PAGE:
UrbanMachine is a new series on UrbanTick that explores the idea of the city as a machine. It is of course inspired by the topic of cycles and it might be in a sense a literal translation of a clockwork. But even so, there are elements that work in such a way like the public transport, others like water and electricity are just “available” anytime one plugs the plug or opens the tap. What about the waste management or cleaning, maybe public service in general? The aim is to investigate what makes the city tick on the level of very basic, everyday tasks done by regular women and men. It is a bout infrastructure but also the service that keeps this structure in shape, physically and socially.
To start this topic, what better way than to look at the modern city. The modern city has many different faces, but here we are looking at the “real” modern city in the modern sense of the movement of the early 20th century. Maybe modern city could be replaced with “The Functional City”. This term comes even closer to the idea of the urbanMachine, probably this is where the term is inspired from.
The machine was central to a lot of the modern ideas and admired as the ultimate thing and applicable to any task. Le Corbusier admired the ocean liners as complete entities and of course as functional triumph. Some if the liners formal features even play a role in his building designs.
This machinist fetish has lead to dramatic constructions in the modern movement. From buildings to urban theories the function was top of the list. Even today, the city would be compared to a machine by a lot of people, when asked.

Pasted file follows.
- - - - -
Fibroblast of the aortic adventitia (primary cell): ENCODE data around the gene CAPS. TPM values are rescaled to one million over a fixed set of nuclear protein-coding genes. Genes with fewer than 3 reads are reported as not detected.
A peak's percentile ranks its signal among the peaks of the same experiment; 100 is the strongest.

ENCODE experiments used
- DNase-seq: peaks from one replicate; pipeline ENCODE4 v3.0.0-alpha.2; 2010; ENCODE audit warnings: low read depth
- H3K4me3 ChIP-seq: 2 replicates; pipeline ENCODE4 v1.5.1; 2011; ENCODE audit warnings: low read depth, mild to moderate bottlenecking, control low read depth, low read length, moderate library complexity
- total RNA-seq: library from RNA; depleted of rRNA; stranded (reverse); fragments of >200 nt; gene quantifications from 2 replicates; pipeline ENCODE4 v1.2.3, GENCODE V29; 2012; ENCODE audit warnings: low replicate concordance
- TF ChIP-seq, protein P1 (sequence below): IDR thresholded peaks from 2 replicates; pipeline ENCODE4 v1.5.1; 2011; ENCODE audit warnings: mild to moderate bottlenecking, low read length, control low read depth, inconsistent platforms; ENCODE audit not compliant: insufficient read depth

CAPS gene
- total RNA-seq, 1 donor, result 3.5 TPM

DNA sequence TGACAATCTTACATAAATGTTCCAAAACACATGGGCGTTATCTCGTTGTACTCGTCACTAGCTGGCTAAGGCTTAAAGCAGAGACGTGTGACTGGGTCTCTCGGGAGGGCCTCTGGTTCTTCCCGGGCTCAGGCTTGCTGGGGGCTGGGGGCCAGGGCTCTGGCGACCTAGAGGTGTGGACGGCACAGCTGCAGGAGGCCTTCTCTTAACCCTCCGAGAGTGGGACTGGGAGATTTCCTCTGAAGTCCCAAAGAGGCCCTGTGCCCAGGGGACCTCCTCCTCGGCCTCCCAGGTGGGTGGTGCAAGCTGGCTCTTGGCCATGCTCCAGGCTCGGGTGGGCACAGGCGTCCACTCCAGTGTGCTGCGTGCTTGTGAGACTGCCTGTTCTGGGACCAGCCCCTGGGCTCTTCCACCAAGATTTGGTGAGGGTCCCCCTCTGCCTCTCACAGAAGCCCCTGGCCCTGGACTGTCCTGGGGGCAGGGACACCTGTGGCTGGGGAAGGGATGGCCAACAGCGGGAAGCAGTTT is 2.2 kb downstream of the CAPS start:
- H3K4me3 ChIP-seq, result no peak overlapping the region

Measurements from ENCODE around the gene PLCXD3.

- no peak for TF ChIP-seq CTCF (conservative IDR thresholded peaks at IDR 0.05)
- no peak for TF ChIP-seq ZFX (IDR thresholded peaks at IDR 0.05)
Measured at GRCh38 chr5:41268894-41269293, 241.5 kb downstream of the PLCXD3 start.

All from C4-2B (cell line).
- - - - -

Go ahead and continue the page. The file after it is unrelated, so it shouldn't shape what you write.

In terms of urban design, the functional approach has a very long tradition. The formalization and rationalization of urban spaces has always been part of planning approaches. From early Chinese cities, to Roman layouts, to garden cities, to new towns, the city was compromised into a single perspective. This approach is tightly interwoven with subjects of power, representation and truth. These aspects are also inherent in the modern movement, although they where able to introduce a shift from a personal focus to a more institutionalized reign of the plan as the central holder of truth. Together with this the architect/planner as the creator of the plan slipped into a unique position.
Within this context the term functional city could have a slightly different meaning. It is a more scientific meaning that imposes a great deal of rationality and logic.